Did you know that most record deals for both new and midlevel
artists (and even some superstars) don't require the company
to even make a record? Almost all of their forms contain a
provision whereby the company, instead of recording the album,
can merely pay the artist a sum of money equal to (in the
first draft of their agreement) minimum union scale for an
album or (after negotiating) the difference between the recording
fund and the cost of the last album.
This is called a Pay-or-Play provision, meaning, as the name implies, that
the record company has the option of allowing you to play
your music or to pay you off. Should you come across this
and are unable to get it out of the deal, at least be sure
that once they pay you off, the deal is over. This shouldn't
be hard to get, but it isn't in any form agreement, and without
it, the copany could, in theory, hold you without making records.
(On the other hand, since they don't want your records, they
probably don't want you around, either. But it's cheap insurance
to add language making sure.)
Record deals are traditionally structured with the company having the smallest
obligation that it can negotiate, while keeping the option
to get as much product as possible. For example, a company
may commit to record one album of an artist and have the option
to require the artist to record an additional five to seven
albums, each one at the company's election.
Options in New Artist Deals
With new artists, the companies like to commit to only one album but insist
on the right to get six to eight albums total. This is an
improvement over recent years--the companies used to insist
on options for up to eight to ten albums. Optional albums
might be one at a time for the first, second and maybe third
albums, but thereafter I make the company take at least two
albums at a time (or else they have to let the artist go).
In other words, the company can opt out of the agreement after
the first, second, or perhaps even third album, but if the
deal continues beyond that point, the company must accept
the fourth and fifth albums before it can again opt out; similarly
with the sixth and seventh, etc. (If there's an extra left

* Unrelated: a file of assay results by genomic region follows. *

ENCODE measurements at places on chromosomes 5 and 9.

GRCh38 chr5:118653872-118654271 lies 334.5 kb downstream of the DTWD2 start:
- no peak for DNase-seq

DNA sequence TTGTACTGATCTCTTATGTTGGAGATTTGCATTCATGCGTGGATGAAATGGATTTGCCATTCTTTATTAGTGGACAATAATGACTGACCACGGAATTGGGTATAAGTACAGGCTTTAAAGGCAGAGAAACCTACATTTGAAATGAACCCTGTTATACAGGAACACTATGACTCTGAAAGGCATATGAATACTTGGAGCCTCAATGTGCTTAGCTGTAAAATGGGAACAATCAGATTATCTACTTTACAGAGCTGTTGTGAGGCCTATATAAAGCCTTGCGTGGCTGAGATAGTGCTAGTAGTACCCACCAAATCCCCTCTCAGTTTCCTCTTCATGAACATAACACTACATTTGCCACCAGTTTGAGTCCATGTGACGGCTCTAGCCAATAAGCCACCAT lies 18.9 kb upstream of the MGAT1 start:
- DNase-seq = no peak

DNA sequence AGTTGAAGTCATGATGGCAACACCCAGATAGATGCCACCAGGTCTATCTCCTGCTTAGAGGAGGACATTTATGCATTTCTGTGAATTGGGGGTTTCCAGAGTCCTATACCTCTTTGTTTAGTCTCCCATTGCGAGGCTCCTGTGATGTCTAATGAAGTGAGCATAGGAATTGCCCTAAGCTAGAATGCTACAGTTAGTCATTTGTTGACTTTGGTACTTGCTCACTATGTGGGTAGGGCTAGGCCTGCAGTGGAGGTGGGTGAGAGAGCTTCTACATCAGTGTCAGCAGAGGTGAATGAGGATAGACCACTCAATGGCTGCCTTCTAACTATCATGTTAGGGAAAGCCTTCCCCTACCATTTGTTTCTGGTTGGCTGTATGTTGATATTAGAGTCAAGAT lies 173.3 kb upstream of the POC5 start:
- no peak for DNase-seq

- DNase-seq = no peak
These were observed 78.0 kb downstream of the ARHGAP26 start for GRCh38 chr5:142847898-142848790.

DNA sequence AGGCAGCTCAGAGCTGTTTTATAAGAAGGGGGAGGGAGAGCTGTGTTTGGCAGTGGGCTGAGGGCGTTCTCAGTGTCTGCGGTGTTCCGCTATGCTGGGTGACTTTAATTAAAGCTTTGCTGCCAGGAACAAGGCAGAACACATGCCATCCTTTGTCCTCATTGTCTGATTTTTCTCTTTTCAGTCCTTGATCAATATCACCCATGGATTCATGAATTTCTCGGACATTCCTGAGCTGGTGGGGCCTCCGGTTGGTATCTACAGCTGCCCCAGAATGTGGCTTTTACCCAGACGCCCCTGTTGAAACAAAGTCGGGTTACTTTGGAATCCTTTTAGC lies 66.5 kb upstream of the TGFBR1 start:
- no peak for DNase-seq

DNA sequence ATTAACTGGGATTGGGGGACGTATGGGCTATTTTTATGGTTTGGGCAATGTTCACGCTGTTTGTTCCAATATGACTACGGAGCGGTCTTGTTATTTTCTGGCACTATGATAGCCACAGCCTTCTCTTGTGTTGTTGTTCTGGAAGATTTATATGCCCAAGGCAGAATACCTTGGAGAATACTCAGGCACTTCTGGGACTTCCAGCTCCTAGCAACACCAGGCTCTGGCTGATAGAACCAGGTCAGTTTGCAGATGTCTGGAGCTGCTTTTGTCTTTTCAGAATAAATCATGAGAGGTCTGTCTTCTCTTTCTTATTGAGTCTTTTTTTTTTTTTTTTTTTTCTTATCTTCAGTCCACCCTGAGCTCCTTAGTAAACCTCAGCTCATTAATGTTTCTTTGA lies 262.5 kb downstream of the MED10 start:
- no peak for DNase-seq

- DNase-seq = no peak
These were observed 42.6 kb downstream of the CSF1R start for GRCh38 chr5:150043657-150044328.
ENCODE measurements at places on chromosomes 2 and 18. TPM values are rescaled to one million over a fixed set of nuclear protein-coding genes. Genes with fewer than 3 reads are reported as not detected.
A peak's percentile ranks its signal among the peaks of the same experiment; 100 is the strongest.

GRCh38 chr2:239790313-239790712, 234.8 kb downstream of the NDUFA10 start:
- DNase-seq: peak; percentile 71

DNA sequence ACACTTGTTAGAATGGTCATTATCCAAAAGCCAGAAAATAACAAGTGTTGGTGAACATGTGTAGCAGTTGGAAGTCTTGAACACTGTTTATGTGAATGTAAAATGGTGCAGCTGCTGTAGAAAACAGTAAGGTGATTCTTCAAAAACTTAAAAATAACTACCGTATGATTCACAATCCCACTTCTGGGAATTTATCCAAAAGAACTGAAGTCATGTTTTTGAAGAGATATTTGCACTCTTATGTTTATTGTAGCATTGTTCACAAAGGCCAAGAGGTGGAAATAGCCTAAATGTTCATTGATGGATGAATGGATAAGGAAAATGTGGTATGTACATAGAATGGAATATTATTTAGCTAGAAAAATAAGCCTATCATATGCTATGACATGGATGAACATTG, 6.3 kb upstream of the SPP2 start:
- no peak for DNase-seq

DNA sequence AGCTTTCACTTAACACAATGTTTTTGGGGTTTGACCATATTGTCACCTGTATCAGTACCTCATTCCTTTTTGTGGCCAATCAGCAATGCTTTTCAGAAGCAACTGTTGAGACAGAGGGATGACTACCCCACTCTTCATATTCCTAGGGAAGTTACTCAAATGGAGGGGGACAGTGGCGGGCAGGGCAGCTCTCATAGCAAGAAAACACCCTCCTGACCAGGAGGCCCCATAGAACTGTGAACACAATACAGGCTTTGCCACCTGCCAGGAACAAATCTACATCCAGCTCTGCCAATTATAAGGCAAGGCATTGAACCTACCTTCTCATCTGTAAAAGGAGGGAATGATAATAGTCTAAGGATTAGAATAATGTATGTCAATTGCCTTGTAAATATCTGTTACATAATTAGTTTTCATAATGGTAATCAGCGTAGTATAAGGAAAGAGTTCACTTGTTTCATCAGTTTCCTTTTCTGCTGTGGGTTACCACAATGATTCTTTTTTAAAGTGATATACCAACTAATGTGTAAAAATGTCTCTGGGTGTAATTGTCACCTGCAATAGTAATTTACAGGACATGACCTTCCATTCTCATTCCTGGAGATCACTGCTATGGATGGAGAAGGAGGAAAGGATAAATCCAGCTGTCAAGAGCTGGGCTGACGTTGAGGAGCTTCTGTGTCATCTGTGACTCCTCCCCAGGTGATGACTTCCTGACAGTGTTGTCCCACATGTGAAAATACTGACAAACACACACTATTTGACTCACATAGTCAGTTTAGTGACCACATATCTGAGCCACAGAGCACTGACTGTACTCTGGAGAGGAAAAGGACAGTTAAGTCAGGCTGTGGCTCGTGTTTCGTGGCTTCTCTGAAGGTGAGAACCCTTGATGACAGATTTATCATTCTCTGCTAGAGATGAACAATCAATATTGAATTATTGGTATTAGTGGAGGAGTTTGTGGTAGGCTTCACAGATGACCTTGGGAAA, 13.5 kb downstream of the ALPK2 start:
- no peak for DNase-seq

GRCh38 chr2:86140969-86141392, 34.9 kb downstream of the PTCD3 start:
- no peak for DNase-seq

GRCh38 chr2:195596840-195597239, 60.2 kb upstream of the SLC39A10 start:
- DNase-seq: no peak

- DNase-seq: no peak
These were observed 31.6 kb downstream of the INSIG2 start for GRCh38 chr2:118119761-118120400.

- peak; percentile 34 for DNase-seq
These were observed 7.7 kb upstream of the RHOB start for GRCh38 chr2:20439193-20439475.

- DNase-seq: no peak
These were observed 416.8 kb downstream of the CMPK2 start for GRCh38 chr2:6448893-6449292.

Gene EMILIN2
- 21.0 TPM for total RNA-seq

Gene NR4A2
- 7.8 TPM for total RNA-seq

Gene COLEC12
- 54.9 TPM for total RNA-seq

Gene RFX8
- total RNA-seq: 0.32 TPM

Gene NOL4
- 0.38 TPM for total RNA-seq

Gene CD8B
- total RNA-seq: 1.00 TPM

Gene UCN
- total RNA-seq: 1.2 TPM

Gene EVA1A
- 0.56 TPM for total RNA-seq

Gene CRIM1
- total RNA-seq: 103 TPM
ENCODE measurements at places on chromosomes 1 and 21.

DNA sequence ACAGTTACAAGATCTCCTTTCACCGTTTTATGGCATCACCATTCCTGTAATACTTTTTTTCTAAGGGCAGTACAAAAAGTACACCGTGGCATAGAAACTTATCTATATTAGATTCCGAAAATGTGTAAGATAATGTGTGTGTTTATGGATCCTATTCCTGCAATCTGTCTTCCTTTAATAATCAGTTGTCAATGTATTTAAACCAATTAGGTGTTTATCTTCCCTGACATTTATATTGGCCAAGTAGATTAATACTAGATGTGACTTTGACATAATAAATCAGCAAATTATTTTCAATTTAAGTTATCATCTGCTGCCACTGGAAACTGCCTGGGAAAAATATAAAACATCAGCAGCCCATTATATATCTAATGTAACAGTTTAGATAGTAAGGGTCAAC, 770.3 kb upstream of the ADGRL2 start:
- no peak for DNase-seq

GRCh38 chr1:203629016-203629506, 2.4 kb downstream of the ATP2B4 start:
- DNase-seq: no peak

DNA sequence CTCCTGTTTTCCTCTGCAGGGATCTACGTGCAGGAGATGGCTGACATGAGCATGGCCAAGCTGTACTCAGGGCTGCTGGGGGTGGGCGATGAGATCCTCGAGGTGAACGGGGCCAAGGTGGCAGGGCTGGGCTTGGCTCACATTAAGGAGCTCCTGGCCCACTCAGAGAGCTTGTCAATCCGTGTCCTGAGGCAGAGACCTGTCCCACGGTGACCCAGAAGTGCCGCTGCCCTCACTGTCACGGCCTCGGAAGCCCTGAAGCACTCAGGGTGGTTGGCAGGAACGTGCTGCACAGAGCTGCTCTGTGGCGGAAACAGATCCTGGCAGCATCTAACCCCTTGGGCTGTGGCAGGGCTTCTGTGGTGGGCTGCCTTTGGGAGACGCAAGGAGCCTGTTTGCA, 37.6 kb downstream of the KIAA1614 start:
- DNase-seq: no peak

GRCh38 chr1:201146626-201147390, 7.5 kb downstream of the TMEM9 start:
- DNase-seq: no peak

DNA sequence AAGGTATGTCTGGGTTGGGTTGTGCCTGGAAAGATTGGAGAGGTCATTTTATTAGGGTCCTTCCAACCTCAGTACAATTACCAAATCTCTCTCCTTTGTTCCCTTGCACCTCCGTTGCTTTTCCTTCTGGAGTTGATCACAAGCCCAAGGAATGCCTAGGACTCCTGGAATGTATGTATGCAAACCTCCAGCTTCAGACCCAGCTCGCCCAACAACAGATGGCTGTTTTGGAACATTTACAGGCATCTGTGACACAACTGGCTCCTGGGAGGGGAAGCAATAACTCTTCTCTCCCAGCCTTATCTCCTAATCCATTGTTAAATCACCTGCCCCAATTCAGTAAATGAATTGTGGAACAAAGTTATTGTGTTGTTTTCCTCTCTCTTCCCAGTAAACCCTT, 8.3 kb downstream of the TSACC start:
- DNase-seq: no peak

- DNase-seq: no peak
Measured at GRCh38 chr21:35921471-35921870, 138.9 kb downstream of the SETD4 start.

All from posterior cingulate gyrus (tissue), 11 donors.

over at the end, they of course only have to commit to that
Options Aren't Good for You
I remember a friend of mine from high school choir who came in jubilant one day because she had signed a "ten-album-deal" with Capitol Records. In reality, it turned out to be a deal for one single only, but she had given Capitol the option to require up to ten albums.
While my friend has faded into obscurity after recording only that one single, her attitude is not unusual. Many artists still think of record company options as being good for them, but in fact, this is never the case! If you're a flop, you'll never see the money; if you're a success, it will probably be less that you're worth. So train yourself to think of options only as the chance for the record company to get out of your deal. They are never good for you.
Making the Best of Options
Despite my high-mindrd speech, the reality is that you have to live with options
at all but the superstar levels--this industry custom is too
well-entrenched to buck. However, since you are giving the
company a chance to drop you after each album or two (to protect
their tushies if there's no success), I think you're entitled
to more goodies if they do keep you. This can be done in two
For optional albums, you should get increased royalties. Typically, the increase
is around .5% to 1%, both in your basic rate and in any escalated
You should also get increased recording funds for optional albums.
These new option numbers usually look very enticing to you
in the later option periods--but DON'T BE FOOLED. OPTIONS
ARE NEVER GOOD FOR YOU. They only mean you'll get dropped
if you're not worth the price or you'll get too little if
you're a smash! So repeat after me--OPTIONS ARE NEVER GOOD
FOR ME. Now write it on the blackboard twenty-five times!